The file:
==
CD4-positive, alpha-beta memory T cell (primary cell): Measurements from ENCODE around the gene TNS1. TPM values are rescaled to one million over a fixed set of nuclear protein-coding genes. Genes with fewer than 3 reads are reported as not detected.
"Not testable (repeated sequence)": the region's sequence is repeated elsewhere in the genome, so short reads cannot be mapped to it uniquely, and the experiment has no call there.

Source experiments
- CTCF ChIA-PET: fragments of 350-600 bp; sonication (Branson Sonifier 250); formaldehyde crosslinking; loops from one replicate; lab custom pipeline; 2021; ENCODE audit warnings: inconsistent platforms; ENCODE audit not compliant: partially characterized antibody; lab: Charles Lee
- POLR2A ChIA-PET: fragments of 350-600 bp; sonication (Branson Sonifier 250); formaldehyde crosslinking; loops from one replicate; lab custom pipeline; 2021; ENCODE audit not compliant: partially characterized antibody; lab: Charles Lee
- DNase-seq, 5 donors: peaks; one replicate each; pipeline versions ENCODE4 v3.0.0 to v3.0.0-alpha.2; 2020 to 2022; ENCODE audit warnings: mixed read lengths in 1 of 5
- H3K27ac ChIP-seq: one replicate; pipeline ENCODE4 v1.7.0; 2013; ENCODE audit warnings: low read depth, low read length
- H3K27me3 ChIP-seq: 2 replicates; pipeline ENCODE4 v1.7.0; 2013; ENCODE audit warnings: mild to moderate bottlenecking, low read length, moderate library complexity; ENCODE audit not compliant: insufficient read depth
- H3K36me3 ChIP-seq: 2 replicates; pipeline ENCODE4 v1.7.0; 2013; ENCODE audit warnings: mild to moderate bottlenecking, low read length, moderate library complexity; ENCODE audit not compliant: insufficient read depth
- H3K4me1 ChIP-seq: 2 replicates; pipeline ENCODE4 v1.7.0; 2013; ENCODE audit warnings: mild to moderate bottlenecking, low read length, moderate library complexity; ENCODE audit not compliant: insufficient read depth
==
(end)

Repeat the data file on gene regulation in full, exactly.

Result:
CD4-positive, alpha-beta memory T cell (primary cell): Measurements from ENCODE around the gene TNS1. TPM values are rescaled to one million over a fixed set of nuclear protein-coding genes. Genes with fewer than 3 reads are reported as not detected.
"Not testable (repeated sequence)": the region's sequence is repeated elsewhere in the genome, so short reads cannot be mapped to it uniquely, and the experiment has no call there.

Source experiments
- CTCF ChIA-PET: fragments of 350-600 bp; sonication (Branson Sonifier 250); formaldehyde crosslinking; loops from one replicate; lab custom pipeline; 2021; ENCODE audit warnings: inconsistent platforms; ENCODE audit not compliant: partially characterized antibody; lab: Charles Lee
- POLR2A ChIA-PET: fragments of 350-600 bp; sonication (Branson Sonifier 250); formaldehyde crosslinking; loops from one replicate; lab custom pipeline; 2021; ENCODE audit not compliant: partially characterized antibody; lab: Charles Lee
- DNase-seq, 5 donors: peaks; one replicate each; pipeline versions ENCODE4 v3.0.0 to v3.0.0-alpha.2; 2020 to 2022; ENCODE audit warnings: mixed read lengths in 1 of 5
- H3K27ac ChIP-seq: one replicate; pipeline ENCODE4 v1.7.0; 2013; ENCODE audit warnings: low read depth, low read length
- H3K27me3 ChIP-seq: 2 replicates; pipeline ENCODE4 v1.7.0; 2013; ENCODE audit warnings: mild to moderate bottlenecking, low read length, moderate library complexity; ENCODE audit not compliant: insufficient read depth
- H3K36me3 ChIP-seq: 2 replicates; pipeline ENCODE4 v1.7.0; 2013; ENCODE audit warnings: mild to moderate bottlenecking, low read length, moderate library complexity; ENCODE audit not compliant: insufficient read depth
- H3K4me1 ChIP-seq: 2 replicates; pipeline ENCODE4 v1.7.0; 2013; ENCODE audit warnings: mild to moderate bottlenecking, low read length, moderate library complexity; ENCODE audit not compliant: insufficient read depth